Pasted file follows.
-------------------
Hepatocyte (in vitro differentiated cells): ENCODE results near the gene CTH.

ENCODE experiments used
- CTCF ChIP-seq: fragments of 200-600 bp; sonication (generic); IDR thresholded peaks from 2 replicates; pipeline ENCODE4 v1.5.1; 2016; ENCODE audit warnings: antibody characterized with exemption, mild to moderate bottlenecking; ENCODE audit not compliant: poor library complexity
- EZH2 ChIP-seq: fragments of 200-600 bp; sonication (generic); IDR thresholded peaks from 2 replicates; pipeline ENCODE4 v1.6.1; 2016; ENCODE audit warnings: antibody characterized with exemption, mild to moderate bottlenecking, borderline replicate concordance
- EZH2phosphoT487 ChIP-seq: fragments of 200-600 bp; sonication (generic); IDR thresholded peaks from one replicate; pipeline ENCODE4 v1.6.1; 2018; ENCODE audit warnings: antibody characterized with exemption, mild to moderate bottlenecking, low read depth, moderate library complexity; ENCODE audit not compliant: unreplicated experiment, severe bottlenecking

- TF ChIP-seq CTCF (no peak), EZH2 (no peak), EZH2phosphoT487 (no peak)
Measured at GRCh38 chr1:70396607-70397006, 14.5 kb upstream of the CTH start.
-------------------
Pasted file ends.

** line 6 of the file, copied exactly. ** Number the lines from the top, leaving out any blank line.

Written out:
- TF ChIP-seq CTCF (no peak), EZH2 (no peak), EZH2phosphoT487 (no peak)